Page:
Filmmakers and Producers

Charlene Gilbert

Charlene Gilbert is a full professor in the University of Toledo’s Women’s and Gender Studies program and a professor in the Theater and Film department. Gilbert began her career as a public advocate in 1987 working on behalf of homeless women and families. She was co-chair of Women for Economic Justice based in Boston, a community organizer and former rape crisis counselor. For the past 16 years Gilbert has been an independent documentary filmmaker and university scholar. She is a national producer for public television and her current film project is a documentary on bioethics and the HeLa Cells.

As an independent documentary filmmaker, Charlene Gilbert has produced two award-winning feature documentaries and several short non-fiction films. Her first feature documentary film, HOMECOMING, SOMETIMES I AM HAUNTED BY MEMORIES OF RED DIRT AND CLAY, premiered nationally on PBS and won several national awards including the NBPC (1999) and Paul Robeson (2000) Awards for Best Documentary. Ms. Gilbert also co-authored, with Quinn Eli, a companion book to the film entitled HOMECOMING: THE STORY OF AFRICAN AMERICAN FARMERS published by Beacon Press. Her documentary, CHILDREN WILL LISTEN premiered at the 2004 AFI Silverdocs Documentary Festival and had its national primetime PBS broadcast premiere in fall 2004. Her films and videos have been screened in numerous international and national festivals including: The Women in the Director’s Chair Festival, the Chicago International Television Festival, FESPACO, the Athens International Film and Video Festival and the Philadelphia Festival of World Cinema.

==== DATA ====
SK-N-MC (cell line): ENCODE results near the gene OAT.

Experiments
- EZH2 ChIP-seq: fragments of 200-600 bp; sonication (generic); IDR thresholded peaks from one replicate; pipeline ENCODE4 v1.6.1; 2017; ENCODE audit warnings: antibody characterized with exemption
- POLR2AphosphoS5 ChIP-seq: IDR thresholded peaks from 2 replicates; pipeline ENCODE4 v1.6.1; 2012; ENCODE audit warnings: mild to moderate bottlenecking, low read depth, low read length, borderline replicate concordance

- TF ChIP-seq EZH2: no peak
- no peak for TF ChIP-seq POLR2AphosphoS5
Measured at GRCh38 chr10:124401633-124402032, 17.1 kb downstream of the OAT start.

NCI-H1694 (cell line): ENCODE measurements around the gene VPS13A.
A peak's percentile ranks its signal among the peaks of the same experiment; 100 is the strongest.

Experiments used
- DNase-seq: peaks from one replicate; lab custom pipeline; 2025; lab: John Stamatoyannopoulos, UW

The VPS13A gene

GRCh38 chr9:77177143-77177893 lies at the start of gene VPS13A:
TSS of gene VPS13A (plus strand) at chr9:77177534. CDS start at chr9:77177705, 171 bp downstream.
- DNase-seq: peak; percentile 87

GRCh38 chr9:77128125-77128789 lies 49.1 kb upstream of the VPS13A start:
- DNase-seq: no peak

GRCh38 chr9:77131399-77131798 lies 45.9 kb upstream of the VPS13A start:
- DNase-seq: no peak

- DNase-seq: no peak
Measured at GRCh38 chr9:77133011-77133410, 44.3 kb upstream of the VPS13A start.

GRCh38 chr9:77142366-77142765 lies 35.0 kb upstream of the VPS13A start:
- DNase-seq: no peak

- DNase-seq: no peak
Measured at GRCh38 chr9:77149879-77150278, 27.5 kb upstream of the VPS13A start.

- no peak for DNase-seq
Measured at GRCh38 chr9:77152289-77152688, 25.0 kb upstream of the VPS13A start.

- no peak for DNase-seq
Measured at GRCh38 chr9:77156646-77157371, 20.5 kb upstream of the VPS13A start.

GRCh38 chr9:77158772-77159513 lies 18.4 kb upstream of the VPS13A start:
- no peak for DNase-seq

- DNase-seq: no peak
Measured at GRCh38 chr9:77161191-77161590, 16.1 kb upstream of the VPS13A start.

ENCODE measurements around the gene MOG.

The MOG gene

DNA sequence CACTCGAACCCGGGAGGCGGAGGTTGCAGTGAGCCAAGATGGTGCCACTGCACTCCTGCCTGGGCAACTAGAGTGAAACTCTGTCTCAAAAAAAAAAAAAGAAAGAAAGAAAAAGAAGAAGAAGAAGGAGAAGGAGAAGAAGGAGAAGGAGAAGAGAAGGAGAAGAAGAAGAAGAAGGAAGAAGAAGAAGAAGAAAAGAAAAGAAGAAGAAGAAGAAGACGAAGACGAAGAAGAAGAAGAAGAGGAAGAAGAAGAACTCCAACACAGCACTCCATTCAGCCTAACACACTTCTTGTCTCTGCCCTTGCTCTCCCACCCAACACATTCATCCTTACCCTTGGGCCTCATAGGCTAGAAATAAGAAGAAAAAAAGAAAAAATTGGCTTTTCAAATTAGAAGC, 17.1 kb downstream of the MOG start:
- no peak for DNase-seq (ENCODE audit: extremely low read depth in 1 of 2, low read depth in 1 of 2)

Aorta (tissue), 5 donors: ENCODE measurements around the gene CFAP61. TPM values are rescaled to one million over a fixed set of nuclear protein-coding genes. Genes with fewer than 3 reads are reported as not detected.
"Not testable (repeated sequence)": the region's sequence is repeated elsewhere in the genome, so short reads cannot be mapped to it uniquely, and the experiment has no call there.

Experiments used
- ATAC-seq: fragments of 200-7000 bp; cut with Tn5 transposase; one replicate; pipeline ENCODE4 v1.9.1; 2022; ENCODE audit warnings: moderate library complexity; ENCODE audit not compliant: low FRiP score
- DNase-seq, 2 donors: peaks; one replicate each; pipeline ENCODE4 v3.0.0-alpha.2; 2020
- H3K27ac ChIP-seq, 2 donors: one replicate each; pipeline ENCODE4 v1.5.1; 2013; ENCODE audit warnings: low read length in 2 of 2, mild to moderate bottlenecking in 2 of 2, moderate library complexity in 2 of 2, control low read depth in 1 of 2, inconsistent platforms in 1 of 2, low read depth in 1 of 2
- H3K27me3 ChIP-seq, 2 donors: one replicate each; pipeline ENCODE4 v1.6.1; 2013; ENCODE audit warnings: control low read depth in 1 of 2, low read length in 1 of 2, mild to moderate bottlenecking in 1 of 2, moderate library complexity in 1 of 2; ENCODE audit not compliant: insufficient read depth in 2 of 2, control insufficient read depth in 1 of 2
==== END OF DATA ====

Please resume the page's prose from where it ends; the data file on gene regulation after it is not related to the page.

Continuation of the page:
Gilbert is also the recipient of several awards and fellowships including the Rockefeller Media Fellowship, Harvard University’s Radcliffe Fellowship, and the Kellogg National Leadership Fellowship award.

Gilbert received her bachelor’s degree from Yale University and her Master of Fine Arts degree from Temple University.


Ina Mae Best
Charlene Gilbert
1993, 25 min., Color
A documentary portrait of a courageous African American woman, who after 18 years working at a textile factory in Goldsboro, North Carolina, became a passionate and outspoken leader in a struggle to unionize her plant. As a result of her efforts she was fired, but despite losing her job she continue...

The Kitchen Blues
Charlene Gilbert
1994, 14 min., BW, US
An intimate portrait of an everyday moment, focusing on a young girl getting her hair braided. It opens with a photograph of the filmmaker at age 5 and her voice describing her own childhood hair memories. Archival footage of African American women "doing" their hair is layered over the image of the...

This is My House
Charlene Gilbert
1995, 6 min., Color, US
This experimental short humorously and powerfully explores women's body imagery. A Black woman's body is defined and re-defined in her own voice, exploring the notions of beauty, power, gender, ownership and empowerment....

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